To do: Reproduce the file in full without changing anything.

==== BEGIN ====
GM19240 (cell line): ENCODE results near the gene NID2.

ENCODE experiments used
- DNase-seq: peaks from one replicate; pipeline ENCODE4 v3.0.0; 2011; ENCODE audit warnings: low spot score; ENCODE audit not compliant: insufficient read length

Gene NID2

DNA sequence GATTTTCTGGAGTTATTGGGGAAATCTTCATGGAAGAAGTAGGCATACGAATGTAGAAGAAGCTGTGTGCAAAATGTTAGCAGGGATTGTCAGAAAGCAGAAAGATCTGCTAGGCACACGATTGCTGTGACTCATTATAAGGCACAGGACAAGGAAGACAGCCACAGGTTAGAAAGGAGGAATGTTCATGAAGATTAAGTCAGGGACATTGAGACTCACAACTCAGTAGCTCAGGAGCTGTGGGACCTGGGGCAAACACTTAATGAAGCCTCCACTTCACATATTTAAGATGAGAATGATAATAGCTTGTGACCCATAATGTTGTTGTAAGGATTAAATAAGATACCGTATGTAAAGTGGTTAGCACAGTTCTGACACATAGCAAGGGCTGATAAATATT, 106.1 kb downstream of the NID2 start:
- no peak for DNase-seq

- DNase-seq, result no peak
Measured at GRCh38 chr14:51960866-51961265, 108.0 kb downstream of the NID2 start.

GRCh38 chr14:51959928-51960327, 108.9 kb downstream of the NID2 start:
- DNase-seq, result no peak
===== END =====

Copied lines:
GM19240 (cell line): ENCODE results near the gene NID2.

ENCODE experiments used
- DNase-seq: peaks from one replicate; pipeline ENCODE4 v3.0.0; 2011; ENCODE audit warnings: low spot score; ENCODE audit not compliant: insufficient read length

Gene NID2

DNA sequence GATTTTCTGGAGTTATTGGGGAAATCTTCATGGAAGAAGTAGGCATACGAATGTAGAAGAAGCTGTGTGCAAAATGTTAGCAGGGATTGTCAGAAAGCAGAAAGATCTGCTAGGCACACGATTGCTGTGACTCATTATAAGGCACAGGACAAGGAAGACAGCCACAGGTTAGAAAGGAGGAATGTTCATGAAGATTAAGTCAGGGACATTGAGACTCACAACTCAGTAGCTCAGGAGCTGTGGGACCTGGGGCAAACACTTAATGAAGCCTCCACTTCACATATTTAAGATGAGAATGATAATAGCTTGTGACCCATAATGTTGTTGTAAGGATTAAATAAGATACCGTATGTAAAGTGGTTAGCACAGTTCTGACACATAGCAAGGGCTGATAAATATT, 106.1 kb downstream of the NID2 start:
- no peak for DNase-seq

- DNase-seq, result no peak
Measured at GRCh38 chr14:51960866-51961265, 108.0 kb downstream of the NID2 start.

GRCh38 chr14:51959928-51960327, 108.9 kb downstream of the NID2 start:
- DNase-seq, result no peak